Caranua used survivors’ redress funds to pay for offices

Independents4Change TDs ‘inundated’ with complaints about independent State body

Independents4Change TD  Catherine Connolly is to  move a motion in the Dáil calling for measures, including a review of operations at Caranua, “without delay”.

Independents4Change TD Catherine Connolly is to move a motion in the Dáil calling for measures, including a review of operations at Caranua, “without delay”.


Caranua, the independent State body established to distribute religious funding to survivors of institutional abuse, has been paying for office space despite having told the Public Accounts Committee (PAC) it was not.

According to a letter to the PAC, seen by The Irish Times, Caranua paid more than €50,000 in the past year from a fund it manages to enhance abuse survivors’ lives, for office space.

Its chief executive Mary Higgins told the committee last month none of the €110 million pledged by religious orders had so far been spent on accommodation for Caranua.

“We have had rent-free accommodation from 2013 until May this year,” she said.

However, in a letter dated May 10th, Seán Ó Foghlu, secretary general of the Department of Education, told the committee though Caranua had been due to leave its current Office of Public Works-managed accommodation in June 2016, the lease was extended for a year.

The OPW “advised Caranua that they would be levied for a contribution of €106,000 for this lease extension. It is understood that, to date, Caranua has paid half of this levy.”

In addition, the department said Caranua has not sought the approval of the Minister for its plan to pay almost €820,000 from the survivors’ fund for rent at a new premises, despite a requirement in the governing legislation that it do so.

Parking spaces

According to the OPW, which has sourced the new accommodation, Caranua has “agreed to pay” rent of €272,396 per year – including €9,000 a year for three parking spaces, for the next three years.

According to section 7 (7) of the Residential Institutions Statutory Fund Act 2012, which established Caranua: “The board, from time to time as it considers necessary for the performance of its functions and with the approval of the minister, may enter into contracts.”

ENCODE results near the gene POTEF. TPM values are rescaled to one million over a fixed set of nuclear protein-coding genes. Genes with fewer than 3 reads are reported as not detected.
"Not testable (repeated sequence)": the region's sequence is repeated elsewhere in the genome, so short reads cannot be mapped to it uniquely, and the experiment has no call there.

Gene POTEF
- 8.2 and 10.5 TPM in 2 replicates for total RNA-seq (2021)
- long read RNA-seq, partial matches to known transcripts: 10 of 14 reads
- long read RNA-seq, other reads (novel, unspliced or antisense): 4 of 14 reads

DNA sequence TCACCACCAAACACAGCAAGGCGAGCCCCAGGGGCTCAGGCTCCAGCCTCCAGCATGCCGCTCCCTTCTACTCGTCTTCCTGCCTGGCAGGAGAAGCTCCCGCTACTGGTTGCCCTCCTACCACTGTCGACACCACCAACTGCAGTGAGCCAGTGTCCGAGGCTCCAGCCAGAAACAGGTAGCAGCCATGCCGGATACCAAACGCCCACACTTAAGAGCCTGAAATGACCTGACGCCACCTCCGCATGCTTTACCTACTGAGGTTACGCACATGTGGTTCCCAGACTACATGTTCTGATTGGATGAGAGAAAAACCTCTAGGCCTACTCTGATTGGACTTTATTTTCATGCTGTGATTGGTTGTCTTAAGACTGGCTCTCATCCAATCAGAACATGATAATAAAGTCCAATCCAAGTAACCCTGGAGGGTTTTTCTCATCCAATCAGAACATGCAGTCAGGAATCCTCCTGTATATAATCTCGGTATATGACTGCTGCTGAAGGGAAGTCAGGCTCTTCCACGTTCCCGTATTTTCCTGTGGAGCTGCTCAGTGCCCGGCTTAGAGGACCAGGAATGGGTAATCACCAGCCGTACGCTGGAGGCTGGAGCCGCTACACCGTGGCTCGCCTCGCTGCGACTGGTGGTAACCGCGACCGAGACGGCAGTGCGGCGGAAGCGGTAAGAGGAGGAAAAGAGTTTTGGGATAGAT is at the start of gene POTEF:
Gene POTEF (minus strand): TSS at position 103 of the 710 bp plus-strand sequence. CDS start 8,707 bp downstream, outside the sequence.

Asked whether Caranua had sought the Minister’s approval to enter into a contract for new office space, a department spokeswoman, said: “While Caranua has been in regular contact with the department . . . regarding its accommodation and the necessity to move, it has not, at this time, submitted a contract in respect of its accommodation for the proposed new premises.”

The PAC, when Ms Higgins was before it last month, asked that no lease be signed for new premises until cheaper or cost-free accommodations options were explored. It remains unclear whether Caranua has signed a contract for new office space.

In response to a series of questions about the issue, from The Irish Times a spokeswoman said: “Caranua will not be making a comment on this matter.”

The OPW said it was unable to source the information before close of business on Friday.

The ongoing issues surrounding management of Caranua come as survivors continue to contact The Irish Times about feeling mistreated and “re-abused” in their interactions with the organisation.

Independents4Change TDs Clare Daly and Catherine Connolly say they are “inundated” with complaints about the body.

On Wednesday, Ms Connolly will move a motion in Dáil private members’ time on the issue, calling for measures including a review of operations at the organisation “without delay”, and negotiations between the department and the OPW to find accommodation that will not incur a cost to the survivors’ fund.